When Elon Musk announced Tesla’s Powerwall home battery in April, many Canadians likely pondered whether a $3,500 pod stuck on the inside of their garage might merit the investment.
Musk’s sales pitch avoided the warm and fuzzy altruism usually harnessed to sell solar technology to middle class home owners.
His insight has been to coat the normally guilt-flavoured pill associated with composting and generally doing the right thing in favour of re-framing forward-looking technology to appeal to people’s need to display their unique status.
Musk has very craftily held out the promise of “independence from the utility grid” as the upshot for installing the Powerwall, skewing his pitch towards people typically immune to the charms of electric cars and environmentalism. Nobody wants to go off the grid for environmental reasons. People want to go off the grid because it sounds badass.
People will buy a Powerwall for the same reasons that they buy a pick-up truck or a boat. To impress the neighbours.
Even so, there are practical concerns for buying in to Musk’s Powerwall future.
Among the many challenges faced by Canadians considering the maturity of the solar energy market, one of the biggest is our climate. Is there even enough sunshine available where you live to pop some popcorn in the evening, never mind to power your entire house or charge your electric car?
Most Canadians, proud as they are of calling a frozen hellscape home, would probably say no.
Helpfully, Natural Resources Canada has provided an online resource guide, including a map, intended to help homeowners decide whether to pull the trigger on home solar installation.
The map colour codes the regions of Canada by either their photovoltaic potential or their mean daily global insolation, the amount of solar radiation received per day, broken down in Megajoules per square meter and kilowatt-hours per square meter.
This is the kind of map where we learn a few things about Canada that we already know, like that B.C., while very beautiful, basically has the climate of Belgium with its incessant, almost existentially horrible rainy season. Buyer beware, the “Sunshine Coast” is sunshiney in name only, similar to the way that “Greenland” was misleadingly named to purposely lure potential settlers into thinking, “Hey, let’s go to Greenland. It sounds nice.” Cruelly misnamed Greenland made short work of those people.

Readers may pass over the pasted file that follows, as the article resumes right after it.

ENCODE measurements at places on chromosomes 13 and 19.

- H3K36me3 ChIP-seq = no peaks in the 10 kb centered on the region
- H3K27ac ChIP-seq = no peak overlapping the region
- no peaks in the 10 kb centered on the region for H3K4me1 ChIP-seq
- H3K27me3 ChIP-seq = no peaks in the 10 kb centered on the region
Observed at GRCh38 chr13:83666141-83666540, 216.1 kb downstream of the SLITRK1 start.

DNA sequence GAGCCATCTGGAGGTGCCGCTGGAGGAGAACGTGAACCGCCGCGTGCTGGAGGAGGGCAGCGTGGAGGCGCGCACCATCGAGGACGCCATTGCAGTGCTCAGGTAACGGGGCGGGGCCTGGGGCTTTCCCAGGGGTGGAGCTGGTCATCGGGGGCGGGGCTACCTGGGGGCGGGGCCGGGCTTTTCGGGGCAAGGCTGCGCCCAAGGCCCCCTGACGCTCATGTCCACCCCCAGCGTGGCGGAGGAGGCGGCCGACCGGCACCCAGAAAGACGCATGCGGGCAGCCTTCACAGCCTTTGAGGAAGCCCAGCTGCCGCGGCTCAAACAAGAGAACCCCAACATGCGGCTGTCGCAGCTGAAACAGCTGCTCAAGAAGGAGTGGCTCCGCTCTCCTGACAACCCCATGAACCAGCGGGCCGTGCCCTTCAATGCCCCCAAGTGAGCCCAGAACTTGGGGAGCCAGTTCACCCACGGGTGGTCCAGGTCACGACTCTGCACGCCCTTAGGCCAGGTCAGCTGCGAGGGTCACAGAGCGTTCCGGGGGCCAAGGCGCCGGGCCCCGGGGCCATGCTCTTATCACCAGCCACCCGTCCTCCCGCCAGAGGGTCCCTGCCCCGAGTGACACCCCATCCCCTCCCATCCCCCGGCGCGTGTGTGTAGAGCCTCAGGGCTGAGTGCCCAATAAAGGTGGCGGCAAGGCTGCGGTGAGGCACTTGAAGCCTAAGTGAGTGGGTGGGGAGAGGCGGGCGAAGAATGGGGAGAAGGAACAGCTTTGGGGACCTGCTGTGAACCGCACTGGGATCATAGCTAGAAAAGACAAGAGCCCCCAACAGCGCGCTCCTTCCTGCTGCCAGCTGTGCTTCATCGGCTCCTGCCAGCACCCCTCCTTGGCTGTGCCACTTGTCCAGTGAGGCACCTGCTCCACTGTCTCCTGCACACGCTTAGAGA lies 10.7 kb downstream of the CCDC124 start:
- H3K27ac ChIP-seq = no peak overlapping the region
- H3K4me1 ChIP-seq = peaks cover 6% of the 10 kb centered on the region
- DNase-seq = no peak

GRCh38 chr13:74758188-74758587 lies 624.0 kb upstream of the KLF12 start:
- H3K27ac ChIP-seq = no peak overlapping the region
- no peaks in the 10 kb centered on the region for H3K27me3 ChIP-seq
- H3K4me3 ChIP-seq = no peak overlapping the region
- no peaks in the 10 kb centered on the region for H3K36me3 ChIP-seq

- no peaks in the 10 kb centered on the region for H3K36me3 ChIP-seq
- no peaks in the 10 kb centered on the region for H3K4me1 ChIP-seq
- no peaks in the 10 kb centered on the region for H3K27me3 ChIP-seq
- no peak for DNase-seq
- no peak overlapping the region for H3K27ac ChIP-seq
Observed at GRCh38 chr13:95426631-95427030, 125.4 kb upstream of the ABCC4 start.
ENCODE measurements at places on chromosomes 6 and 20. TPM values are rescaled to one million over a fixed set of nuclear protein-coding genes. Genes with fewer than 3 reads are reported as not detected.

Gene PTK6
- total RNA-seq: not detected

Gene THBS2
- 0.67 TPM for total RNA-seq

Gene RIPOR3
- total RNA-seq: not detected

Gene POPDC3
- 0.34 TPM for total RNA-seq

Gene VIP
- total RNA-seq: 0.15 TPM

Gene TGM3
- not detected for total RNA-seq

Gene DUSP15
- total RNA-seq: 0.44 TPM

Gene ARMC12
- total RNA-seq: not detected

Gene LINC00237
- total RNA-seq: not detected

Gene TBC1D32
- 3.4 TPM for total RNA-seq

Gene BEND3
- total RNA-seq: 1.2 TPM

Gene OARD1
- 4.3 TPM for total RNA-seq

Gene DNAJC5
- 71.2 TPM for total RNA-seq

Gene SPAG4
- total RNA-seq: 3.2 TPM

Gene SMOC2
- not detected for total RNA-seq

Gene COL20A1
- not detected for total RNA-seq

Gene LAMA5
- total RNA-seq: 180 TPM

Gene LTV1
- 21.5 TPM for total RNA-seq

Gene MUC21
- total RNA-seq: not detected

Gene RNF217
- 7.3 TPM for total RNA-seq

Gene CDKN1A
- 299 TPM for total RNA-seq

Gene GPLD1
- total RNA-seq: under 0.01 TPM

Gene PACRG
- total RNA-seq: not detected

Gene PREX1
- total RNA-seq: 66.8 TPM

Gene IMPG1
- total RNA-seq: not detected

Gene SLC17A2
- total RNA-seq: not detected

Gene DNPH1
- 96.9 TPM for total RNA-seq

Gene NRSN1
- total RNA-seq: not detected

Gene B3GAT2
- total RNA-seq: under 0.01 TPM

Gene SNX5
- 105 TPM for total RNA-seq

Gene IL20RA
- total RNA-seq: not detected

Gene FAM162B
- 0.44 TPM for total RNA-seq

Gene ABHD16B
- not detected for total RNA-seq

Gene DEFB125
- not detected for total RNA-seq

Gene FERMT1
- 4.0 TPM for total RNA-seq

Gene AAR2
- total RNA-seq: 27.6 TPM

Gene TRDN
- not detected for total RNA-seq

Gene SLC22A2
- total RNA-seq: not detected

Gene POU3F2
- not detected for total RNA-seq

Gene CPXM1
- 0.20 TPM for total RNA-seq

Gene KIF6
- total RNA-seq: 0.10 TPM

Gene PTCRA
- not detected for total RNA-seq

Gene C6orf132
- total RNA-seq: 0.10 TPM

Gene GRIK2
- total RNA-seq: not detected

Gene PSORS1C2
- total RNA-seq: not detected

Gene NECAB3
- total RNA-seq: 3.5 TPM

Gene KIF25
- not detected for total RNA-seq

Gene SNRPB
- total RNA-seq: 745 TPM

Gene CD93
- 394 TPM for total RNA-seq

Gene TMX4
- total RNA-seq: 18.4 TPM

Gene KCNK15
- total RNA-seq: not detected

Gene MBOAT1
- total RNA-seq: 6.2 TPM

Southern Saskatchewan, by contrast, is right in the map’s hot zone, making it one of the most potentially friendly solar environments in Canada.
Strangely, though, there’s no campaign afoot to rechristen Regina “the Sunshine City”, which only proves that names are more symbolic than literal. Sunshine must be a state of mind.
One of the other knocks against installing solar panels is their fixed nature, or their inability to bend like a flower all day long to get the most out of the daylight.
Leave it to a 23-year-old Calgarian ex-Princeton student to come up with the solution to that problem.
After developing the incredibly low-tech and low-cost SunSaluter, a device that increases solar energy output by up to 40% by using mere gravity to angle solar panels towards the sun as it travels across the sky, Eden Full received a Thiel Fellowship to commercialize her invention.
Peter Thiel, an original member of the PayPal mafia along with Elon Musk, organized his fellowship to offer promising students $100,000 to drop out of school and pursue world-altering technological solutions to real-world problems.
So, in consultation with the Natural Resources Canada maps, you ought to have a pretty good idea whether going off the grid with the help of SunSaluter solar-tracking technology and a Powerwall battery might be worth the investment.
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